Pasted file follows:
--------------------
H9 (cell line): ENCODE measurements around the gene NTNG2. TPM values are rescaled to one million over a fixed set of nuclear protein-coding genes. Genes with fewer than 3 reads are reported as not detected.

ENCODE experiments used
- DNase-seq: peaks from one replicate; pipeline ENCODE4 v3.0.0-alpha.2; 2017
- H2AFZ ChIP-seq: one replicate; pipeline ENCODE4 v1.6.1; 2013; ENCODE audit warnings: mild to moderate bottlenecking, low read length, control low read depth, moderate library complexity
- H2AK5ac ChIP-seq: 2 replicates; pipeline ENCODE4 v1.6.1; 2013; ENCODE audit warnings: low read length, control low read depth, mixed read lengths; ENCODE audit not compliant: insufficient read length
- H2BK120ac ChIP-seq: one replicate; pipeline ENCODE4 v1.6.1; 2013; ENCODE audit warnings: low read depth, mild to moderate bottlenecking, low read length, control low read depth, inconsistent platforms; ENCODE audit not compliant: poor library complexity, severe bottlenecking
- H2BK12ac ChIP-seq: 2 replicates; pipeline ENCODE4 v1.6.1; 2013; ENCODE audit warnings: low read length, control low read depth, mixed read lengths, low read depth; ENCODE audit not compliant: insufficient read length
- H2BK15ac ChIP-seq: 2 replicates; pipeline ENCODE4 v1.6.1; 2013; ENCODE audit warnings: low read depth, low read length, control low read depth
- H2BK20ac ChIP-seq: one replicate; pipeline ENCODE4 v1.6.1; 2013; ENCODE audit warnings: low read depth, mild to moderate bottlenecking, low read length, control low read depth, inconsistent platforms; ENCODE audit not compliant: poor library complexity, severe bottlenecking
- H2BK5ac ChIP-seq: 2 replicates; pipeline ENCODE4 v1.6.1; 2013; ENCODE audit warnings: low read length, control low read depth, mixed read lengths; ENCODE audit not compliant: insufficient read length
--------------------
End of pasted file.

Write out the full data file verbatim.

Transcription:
H9 (cell line): ENCODE measurements around the gene NTNG2. TPM values are rescaled to one million over a fixed set of nuclear protein-coding genes. Genes with fewer than 3 reads are reported as not detected.

ENCODE experiments used
- DNase-seq: peaks from one replicate; pipeline ENCODE4 v3.0.0-alpha.2; 2017
- H2AFZ ChIP-seq: one replicate; pipeline ENCODE4 v1.6.1; 2013; ENCODE audit warnings: mild to moderate bottlenecking, low read length, control low read depth, moderate library complexity
- H2AK5ac ChIP-seq: 2 replicates; pipeline ENCODE4 v1.6.1; 2013; ENCODE audit warnings: low read length, control low read depth, mixed read lengths; ENCODE audit not compliant: insufficient read length
- H2BK120ac ChIP-seq: one replicate; pipeline ENCODE4 v1.6.1; 2013; ENCODE audit warnings: low read depth, mild to moderate bottlenecking, low read length, control low read depth, inconsistent platforms; ENCODE audit not compliant: poor library complexity, severe bottlenecking
- H2BK12ac ChIP-seq: 2 replicates; pipeline ENCODE4 v1.6.1; 2013; ENCODE audit warnings: low read length, control low read depth, mixed read lengths, low read depth; ENCODE audit not compliant: insufficient read length
- H2BK15ac ChIP-seq: 2 replicates; pipeline ENCODE4 v1.6.1; 2013; ENCODE audit warnings: low read depth, low read length, control low read depth
- H2BK20ac ChIP-seq: one replicate; pipeline ENCODE4 v1.6.1; 2013; ENCODE audit warnings: low read depth, mild to moderate bottlenecking, low read length, control low read depth, inconsistent platforms; ENCODE audit not compliant: poor library complexity, severe bottlenecking
- H2BK5ac ChIP-seq: 2 replicates; pipeline ENCODE4 v1.6.1; 2013; ENCODE audit warnings: low read length, control low read depth, mixed read lengths; ENCODE audit not compliant: insufficient read length